Content should be chunked and organized meaningfully,
and typically is explained and then demonstrated.
5)Provide Guidance For Learning

To help learners encode information for long-term
storage, additional guidance should be provided along
with the presentation of new content

Robert Gagne’s 9 Events of Instruction
6) Elicit Performance

Practice by letting the learner do something with the newly acquired
behavior, skills, or knowledge
7) Provide Feedback

Show correctness of the learner's response, analyze learner's
behavior.
8) Assess Performance

Test / assessment to determine if the lesson has been learned.

Robert Gagne’s 9 Events of Instruction
9)Enhance Retention & Transfer

Inform the learner about similar problem
situations, provide additional practice, put
the learner in a transfer situation, review the
lesson.

Ausubel’s
Meaningful Verbal
Learning Theory

meaningful learning takes place when an idea to be learned is related in some sensible way to ideas that the learner already possess.
Ausubel believed that before new materials can be presented effectively, the student’s
cognitive
structure
should be strengthened.

• Helps introduce anew lesson, unit, or course.
• Helps summarize major ideas in new lesson or unit.
• Based on student’s prior knowledge.
• Show similarities between old material and new material.
• Allows student to transfer or apply knowledge.
• Provides structure for new information.
• Helps teach complex concept that is similar to information
learned previously.

The process of meaningful learning

Ausubel proposed four processes of meaningful learning
- Derivative subsumption
- Correlative subsumption
- Superordinate learning
- Combinatorial learning

Subsumption- is a process by which
new materials
related to
relevant ideas in the existing
cognitive structure.
Derivative Subsumption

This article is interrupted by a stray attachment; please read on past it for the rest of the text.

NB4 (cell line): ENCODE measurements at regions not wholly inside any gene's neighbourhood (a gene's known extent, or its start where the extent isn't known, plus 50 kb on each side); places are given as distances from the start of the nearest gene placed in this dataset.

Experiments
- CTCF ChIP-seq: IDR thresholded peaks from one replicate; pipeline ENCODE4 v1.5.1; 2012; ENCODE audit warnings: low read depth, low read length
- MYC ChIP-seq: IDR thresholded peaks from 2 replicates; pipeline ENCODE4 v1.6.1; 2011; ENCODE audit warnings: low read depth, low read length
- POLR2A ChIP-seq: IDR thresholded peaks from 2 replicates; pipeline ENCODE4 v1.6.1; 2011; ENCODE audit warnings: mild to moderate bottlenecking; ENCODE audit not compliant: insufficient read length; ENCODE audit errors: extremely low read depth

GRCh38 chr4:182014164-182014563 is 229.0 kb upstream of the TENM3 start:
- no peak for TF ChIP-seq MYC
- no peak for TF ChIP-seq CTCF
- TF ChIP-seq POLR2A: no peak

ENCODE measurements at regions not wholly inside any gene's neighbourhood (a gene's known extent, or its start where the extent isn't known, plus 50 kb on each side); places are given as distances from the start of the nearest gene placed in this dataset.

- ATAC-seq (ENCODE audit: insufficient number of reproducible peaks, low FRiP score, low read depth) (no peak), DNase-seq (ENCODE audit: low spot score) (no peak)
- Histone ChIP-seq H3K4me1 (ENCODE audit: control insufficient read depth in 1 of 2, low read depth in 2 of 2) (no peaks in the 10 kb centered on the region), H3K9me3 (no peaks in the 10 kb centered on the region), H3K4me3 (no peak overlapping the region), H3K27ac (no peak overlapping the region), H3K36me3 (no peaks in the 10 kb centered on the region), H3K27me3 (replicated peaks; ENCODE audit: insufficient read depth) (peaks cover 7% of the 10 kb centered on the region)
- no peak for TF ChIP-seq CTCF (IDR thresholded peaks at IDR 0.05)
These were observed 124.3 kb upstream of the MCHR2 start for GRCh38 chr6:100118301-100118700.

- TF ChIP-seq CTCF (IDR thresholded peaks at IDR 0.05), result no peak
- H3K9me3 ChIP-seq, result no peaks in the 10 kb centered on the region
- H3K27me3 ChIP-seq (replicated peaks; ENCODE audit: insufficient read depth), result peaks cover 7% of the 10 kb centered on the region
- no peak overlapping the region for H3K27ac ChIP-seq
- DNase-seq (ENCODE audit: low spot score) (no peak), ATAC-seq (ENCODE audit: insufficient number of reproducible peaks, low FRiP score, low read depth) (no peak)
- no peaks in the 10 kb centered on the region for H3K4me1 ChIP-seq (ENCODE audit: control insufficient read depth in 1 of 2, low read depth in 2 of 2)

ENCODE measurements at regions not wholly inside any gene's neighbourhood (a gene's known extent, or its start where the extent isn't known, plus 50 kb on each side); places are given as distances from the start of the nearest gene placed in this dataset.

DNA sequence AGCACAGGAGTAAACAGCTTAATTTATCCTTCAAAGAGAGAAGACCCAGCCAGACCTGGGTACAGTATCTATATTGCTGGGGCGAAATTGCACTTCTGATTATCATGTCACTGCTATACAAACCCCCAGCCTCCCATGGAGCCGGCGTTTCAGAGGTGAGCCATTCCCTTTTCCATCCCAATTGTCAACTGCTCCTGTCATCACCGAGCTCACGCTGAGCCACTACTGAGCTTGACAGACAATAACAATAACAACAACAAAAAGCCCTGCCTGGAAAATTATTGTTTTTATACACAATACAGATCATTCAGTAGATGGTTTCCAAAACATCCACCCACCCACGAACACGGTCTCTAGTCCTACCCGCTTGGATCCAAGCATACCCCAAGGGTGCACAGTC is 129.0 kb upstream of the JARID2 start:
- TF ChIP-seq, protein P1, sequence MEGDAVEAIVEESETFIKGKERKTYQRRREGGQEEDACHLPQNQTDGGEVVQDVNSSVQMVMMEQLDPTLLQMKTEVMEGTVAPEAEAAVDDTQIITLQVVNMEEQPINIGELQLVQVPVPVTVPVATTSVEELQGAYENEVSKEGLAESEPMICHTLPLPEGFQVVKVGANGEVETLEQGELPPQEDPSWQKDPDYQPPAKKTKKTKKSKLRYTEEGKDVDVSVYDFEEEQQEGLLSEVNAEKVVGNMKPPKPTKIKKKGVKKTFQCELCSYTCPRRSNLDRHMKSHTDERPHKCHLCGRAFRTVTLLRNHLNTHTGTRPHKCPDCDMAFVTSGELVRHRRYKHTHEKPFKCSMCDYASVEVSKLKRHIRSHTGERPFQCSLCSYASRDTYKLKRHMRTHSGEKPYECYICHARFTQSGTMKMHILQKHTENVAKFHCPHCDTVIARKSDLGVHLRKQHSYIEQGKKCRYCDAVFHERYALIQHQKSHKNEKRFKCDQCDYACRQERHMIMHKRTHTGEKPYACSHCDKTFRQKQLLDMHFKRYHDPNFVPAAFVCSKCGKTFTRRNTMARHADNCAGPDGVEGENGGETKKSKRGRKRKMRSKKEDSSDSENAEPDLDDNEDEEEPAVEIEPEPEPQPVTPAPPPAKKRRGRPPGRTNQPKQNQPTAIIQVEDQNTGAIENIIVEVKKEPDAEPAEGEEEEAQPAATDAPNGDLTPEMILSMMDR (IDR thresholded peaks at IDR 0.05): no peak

New material or relationships can be derived from the existing structure. Information can
be moved in the hierarchy, or linked to other concepts or information to create new
interpretations or meaning.
• Suppose I have acquired a basic concept such as tree trunk, branches, green leaves, and may have some kind of fruit Now, I learn about a kind of tree that I have never learn before persimmon tree conforms to my previous understanding of tree My new knowledge of persimmon trees is attached to my concept of tree, without substantially altering that concept in anyway So, I had learned about the persimmon trees through the process of derivative subsumption.
Example
(Stage 1)
Correlative Subsumption

New material is an extension or elaboration of what is already known.
• Suppose I encounter anew kind of tree that has red leaves, rather than green In order to accommodate this new information, I have to alter or extend my concept of tree to include the possibility of red leaves I have learned about this new kind of tree through the process of correlative subsumption.
• Ina sense, you might say that this is more valuable learning than of derivative subsumption, since it enriches the higher-level concept.
Example